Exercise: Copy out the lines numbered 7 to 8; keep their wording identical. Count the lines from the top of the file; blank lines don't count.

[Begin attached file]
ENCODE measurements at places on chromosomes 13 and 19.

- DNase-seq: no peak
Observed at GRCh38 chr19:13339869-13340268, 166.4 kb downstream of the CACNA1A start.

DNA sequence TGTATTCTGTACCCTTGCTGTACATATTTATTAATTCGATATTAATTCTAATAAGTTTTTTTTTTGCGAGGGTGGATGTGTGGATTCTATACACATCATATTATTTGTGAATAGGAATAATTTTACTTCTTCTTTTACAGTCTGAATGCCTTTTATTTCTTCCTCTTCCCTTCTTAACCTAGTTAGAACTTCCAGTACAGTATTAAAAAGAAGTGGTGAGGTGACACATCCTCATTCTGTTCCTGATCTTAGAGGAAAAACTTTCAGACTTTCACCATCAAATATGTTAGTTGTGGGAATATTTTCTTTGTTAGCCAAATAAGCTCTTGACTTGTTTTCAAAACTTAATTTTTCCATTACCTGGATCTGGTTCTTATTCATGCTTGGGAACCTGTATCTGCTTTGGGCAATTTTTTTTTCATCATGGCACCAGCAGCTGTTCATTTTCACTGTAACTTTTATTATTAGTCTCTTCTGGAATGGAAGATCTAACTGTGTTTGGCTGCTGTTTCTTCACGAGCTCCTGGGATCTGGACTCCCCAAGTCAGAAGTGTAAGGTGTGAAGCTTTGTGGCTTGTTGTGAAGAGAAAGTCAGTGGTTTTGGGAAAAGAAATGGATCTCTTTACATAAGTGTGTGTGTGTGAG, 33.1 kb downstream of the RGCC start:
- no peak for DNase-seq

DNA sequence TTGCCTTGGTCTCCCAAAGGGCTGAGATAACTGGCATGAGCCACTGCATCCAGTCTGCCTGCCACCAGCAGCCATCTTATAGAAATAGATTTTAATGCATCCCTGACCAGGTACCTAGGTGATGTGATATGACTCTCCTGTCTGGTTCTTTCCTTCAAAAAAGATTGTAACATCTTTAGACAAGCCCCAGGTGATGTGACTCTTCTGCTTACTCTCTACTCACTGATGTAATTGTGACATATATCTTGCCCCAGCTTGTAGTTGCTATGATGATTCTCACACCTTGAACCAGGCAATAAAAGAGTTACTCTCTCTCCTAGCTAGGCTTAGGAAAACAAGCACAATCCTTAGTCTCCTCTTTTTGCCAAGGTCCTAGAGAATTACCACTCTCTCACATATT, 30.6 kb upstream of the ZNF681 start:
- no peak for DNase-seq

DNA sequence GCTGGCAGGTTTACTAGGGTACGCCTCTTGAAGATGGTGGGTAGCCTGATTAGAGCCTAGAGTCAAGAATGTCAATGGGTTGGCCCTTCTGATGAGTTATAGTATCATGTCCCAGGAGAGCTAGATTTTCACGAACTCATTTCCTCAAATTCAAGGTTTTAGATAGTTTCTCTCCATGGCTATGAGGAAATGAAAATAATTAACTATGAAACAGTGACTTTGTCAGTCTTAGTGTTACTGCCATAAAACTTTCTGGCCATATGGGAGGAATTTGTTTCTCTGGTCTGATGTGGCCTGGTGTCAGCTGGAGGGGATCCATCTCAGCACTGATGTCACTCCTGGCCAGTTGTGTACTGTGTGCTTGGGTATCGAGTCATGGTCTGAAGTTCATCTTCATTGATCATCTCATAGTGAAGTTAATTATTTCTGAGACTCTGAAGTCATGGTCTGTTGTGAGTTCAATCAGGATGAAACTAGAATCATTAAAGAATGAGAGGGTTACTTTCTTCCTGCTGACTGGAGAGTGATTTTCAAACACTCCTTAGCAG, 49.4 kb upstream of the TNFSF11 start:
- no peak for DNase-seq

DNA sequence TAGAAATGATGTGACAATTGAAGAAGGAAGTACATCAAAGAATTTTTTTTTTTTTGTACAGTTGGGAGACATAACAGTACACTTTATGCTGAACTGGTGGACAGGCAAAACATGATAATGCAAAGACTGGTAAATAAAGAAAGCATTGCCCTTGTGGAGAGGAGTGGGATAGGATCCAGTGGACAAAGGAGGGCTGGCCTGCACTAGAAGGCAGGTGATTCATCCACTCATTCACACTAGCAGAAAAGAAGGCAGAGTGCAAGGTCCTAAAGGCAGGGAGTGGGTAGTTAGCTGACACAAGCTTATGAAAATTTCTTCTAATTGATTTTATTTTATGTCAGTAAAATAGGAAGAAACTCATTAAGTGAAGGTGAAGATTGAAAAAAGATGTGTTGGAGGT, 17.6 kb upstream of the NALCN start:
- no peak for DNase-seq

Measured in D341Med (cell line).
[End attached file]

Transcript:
- no peak for DNase-seq

DNA sequence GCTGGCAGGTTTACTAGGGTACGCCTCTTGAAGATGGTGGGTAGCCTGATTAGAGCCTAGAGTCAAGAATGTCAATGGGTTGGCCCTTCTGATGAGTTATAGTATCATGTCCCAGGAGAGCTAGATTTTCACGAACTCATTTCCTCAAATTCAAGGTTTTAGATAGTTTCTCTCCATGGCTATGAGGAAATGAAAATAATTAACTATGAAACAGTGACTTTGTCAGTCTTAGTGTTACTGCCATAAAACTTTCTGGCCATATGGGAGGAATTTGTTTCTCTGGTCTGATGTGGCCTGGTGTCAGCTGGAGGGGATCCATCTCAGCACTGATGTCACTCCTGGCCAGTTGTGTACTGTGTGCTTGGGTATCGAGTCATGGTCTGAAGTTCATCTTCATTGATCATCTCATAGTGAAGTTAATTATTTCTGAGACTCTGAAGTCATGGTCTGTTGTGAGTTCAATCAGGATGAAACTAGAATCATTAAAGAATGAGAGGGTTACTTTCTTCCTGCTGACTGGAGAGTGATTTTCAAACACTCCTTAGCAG, 49.4 kb upstream of the TNFSF11 start: